Drinkwater’s appeal to the bilby’s “endearing rabbit-like qualities” demonstrates that it is not the Australian rabbit’s individual embodiment which detracts from its charisma in Australian society. In this paper I will argue that the stories we tell about the European-Australian rabbit’s alienation from Indigenous country diminish the species cultural appeal. These stories are told with passionate conviction to save and protect native flora and fauna, but, too often, this promotion of the native relies on the devaluation of non-native life, to the point where individual rabbits are no longer morally considerable. Such a hierarchical approach to conservation is not only ethically problematic, but can also be ineffective because the native/invasive approach to ecology is overly simplistic.
A History of Rabbit Stories
In the Easter Bilby children’s book the illustrated rabbit offers to make itself disappear from the “Easter job.” The reason for this act of self-destruction is a despairing recognition of its “greedy and careless” nature, and at the same time, its selfless offer to be replaced by the ecologically conscious Bilby. In this sacrificial gesture is the implicit offering of all rabbit life for the salvation of native ecosystems and animal life.
This plot line slots into a much larger series of stories we have been telling about the Australian environment. Libby Robin has observed that settler Australians have always had a love-hate relationship with the native flora and fauna of the continent (6), either devaluing native plants, animals, and ecosystems, or launching into an “overcompensating patriotic strut about the Australian biota” (Robin 9).
The colonising dynamic of early Australian society was built on the devaluation of animals such as the bilby. This was reflected in the introduction of feral animals by “acclimatisation societies” and the privileging of “pets” such as cats and dogs over native animals (Plumwood). Alfred Crosby has made the persuasive argument that the invasion of Australia, and other “neo-European” countries, was, necessarily, more-than-human. In his work, Ecological Imperialism, Crosby charts the historical partnership between human European colonisers in Indigenous lands and the “grunting, lowing, neighing, crowing, chirping, snarling, buzzing, self-replicating and world-altering avalanche” (194) of introduced life that they brought with them.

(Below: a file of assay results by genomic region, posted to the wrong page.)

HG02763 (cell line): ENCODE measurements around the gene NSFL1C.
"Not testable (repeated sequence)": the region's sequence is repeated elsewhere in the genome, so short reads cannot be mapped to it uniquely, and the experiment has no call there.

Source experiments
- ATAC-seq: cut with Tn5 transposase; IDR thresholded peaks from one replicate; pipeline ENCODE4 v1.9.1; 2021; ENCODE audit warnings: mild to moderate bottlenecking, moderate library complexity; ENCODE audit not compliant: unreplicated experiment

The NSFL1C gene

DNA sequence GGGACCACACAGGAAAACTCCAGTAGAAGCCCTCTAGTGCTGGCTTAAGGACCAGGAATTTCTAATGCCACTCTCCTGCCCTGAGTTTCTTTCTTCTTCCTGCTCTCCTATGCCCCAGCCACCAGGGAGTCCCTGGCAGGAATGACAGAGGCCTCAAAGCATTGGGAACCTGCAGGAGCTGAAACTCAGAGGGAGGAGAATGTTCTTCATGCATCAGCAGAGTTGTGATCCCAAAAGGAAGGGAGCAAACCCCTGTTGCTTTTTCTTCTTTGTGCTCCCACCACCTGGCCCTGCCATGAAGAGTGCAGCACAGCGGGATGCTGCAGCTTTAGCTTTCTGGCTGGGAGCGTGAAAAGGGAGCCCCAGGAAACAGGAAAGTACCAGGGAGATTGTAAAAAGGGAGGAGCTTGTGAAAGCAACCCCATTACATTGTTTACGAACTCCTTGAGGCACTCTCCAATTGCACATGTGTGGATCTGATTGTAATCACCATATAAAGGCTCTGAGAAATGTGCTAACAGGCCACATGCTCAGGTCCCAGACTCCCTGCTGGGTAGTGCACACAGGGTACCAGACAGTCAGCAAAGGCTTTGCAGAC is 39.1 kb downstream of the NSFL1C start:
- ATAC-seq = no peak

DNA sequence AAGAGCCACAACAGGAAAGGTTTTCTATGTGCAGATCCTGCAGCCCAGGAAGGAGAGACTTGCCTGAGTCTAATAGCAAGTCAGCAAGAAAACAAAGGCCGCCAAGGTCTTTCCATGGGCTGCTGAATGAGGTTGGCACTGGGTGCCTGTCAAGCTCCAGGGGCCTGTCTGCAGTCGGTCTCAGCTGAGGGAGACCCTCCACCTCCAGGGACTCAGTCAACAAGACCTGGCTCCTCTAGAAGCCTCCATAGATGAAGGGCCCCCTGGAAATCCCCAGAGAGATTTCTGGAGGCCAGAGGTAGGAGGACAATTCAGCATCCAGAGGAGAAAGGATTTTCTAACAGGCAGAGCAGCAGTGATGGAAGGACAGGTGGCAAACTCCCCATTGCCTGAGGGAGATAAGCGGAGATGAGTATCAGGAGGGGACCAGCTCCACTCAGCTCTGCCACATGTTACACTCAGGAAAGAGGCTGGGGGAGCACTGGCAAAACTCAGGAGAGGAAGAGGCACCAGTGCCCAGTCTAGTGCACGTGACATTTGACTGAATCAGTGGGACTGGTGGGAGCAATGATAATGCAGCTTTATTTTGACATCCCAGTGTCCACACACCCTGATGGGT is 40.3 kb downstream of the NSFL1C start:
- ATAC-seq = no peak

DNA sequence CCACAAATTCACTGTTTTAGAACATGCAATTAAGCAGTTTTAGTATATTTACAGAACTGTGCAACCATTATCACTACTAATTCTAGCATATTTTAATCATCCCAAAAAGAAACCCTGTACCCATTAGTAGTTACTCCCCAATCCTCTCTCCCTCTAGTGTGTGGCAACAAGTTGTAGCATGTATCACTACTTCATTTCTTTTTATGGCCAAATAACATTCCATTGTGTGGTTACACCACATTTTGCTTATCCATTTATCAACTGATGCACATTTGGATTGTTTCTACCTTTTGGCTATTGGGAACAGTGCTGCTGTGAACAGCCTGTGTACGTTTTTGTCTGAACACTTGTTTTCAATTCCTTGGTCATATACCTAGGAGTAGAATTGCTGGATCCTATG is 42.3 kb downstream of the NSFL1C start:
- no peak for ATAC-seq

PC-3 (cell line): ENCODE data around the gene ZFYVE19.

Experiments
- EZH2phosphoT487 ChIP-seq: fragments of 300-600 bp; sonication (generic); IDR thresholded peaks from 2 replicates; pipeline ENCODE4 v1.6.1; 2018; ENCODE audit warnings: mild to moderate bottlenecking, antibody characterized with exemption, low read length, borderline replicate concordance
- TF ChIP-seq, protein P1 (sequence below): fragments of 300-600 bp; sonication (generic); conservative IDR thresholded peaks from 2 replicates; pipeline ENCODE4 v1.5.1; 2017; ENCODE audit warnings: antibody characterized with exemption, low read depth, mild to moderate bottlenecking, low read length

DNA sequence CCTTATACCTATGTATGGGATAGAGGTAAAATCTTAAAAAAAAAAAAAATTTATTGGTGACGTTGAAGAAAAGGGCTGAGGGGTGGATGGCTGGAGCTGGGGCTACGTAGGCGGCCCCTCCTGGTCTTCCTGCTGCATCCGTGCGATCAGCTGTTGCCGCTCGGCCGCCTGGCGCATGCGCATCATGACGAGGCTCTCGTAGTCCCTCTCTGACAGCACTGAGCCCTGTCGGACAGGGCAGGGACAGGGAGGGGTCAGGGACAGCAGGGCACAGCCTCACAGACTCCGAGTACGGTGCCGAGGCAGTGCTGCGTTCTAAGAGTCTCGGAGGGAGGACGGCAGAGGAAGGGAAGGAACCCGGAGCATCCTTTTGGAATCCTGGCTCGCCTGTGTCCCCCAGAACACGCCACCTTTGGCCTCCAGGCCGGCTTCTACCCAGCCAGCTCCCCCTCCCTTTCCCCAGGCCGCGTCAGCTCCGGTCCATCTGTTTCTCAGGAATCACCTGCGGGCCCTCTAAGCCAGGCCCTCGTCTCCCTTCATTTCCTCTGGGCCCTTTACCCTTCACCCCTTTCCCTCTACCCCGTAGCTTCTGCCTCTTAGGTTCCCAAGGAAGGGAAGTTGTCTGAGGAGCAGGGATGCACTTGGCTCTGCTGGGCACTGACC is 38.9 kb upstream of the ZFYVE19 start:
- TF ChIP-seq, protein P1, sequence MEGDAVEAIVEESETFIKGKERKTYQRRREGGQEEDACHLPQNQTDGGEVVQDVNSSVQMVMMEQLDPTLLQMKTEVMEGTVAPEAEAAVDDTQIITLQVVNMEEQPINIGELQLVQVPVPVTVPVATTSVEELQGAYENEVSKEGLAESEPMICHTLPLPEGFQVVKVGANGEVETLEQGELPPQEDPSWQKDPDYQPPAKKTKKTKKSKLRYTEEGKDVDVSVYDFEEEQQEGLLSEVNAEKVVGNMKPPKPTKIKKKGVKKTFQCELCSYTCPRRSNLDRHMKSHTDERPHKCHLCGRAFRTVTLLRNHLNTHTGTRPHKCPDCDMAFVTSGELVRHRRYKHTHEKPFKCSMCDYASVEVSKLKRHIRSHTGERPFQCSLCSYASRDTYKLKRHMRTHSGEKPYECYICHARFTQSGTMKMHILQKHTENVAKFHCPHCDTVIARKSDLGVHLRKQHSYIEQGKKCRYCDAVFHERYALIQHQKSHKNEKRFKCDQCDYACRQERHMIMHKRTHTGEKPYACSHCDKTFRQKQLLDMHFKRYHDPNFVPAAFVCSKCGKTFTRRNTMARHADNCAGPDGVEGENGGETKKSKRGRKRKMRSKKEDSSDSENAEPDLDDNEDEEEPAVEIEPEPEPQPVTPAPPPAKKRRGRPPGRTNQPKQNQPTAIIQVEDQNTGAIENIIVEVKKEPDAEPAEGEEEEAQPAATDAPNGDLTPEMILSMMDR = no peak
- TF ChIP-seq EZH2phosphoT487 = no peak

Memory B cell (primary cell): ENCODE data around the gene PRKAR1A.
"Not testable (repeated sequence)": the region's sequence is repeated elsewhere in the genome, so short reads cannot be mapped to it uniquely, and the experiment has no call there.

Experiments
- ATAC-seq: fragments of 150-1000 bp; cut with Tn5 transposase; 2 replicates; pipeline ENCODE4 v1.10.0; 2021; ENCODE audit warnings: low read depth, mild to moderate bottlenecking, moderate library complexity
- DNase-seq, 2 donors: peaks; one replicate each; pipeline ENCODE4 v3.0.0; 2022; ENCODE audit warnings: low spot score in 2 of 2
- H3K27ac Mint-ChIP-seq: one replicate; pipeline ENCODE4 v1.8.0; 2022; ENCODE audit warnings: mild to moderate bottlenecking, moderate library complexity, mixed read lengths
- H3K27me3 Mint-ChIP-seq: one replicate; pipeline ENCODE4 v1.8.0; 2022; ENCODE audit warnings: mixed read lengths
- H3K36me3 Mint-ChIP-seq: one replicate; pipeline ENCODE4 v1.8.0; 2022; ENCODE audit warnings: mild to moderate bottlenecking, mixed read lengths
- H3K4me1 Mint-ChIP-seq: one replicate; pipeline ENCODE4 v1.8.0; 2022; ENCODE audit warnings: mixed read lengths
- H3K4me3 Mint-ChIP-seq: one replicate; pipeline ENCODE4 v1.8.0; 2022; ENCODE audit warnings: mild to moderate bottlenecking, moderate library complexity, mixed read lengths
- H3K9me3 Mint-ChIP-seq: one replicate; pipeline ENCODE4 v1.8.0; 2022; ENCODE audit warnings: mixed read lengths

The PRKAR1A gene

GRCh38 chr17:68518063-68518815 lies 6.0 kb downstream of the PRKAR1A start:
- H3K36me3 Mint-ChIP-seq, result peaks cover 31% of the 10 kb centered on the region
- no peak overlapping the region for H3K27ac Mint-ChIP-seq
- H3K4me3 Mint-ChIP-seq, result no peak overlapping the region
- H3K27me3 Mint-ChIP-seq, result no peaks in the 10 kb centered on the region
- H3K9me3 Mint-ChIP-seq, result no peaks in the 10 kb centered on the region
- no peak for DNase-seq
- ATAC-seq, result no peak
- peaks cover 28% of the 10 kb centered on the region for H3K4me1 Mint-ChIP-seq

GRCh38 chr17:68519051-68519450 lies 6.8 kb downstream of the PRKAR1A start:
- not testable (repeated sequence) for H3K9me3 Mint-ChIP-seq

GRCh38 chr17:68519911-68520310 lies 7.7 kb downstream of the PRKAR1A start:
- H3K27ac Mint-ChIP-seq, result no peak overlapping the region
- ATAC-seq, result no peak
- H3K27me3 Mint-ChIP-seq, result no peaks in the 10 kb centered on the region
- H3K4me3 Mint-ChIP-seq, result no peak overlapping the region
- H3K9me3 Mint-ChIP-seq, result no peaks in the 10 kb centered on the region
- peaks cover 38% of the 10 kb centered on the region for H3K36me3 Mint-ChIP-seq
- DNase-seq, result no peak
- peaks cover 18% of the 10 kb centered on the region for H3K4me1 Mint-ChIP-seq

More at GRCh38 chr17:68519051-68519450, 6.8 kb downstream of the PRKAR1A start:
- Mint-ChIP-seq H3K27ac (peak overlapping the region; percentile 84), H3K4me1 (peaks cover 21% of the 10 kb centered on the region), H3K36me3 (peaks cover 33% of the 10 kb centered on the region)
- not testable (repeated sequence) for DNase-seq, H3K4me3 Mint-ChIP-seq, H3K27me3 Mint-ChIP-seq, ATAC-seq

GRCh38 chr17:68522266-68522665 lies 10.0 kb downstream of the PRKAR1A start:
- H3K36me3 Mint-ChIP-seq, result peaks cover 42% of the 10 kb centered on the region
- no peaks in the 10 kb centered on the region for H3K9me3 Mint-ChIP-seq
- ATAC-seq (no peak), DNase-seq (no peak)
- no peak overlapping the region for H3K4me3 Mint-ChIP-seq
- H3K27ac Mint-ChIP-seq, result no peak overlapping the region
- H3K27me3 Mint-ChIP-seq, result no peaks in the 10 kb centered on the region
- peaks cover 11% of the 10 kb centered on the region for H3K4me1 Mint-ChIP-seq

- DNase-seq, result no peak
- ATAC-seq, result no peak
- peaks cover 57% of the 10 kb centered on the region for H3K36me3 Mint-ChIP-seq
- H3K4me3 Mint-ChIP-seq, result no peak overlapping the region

In response to this “guilt by association” Australians have reversed the values in the dichotomous colonial dynamic to devalue the introduced and so “empower” the colonised native. In this new “anti-colonial” story, rabbits signify a wound of colonisation which has spread across and infected indigenous country. J. M. Arthur’s (130) analysis of language in relation to colonisation highlights some of the important lexical characteristics in the rabbit stories we now tell. He observes that the rabbits’ impact on the county is described using a vocabulary of contamination: “It is a ‘menace’, a ‘problem’, an ‘infestation’, a ‘nuisance’, a ‘plague’” (170). This narrative of disease encourages a redemptive violence against living rabbits to “cure” the rabbit problem in order to atone for human mistakes in a colonial past.
Redemptive Violence in Action
Rabbits in Australia have been subject to a wide range of eradication measures over the past century including shooting, the destruction of burrows, poisoning, ferreting, trapping, and the well-known rabbit proof fence in Western Australia. Particularly noteworthy in this slaughter has been the introduction of biological control measures with the release of the savage and painful disease Myxomatosis in late December 1950, followed by the release of the Calicivirus (Rabbit Haemorrhage Disease, or RHD) in 1996. As recently as March 2012 the New South Wales Department of Primary Industries announced a 1.5 million dollar program called “RHD Boost” which is attempting to develop a more effective biological control agent for rabbits who have become immune to the Calicivirus. In this perverse narrative, disease becomes a cure for the rabbit’s contamination of Australian environments.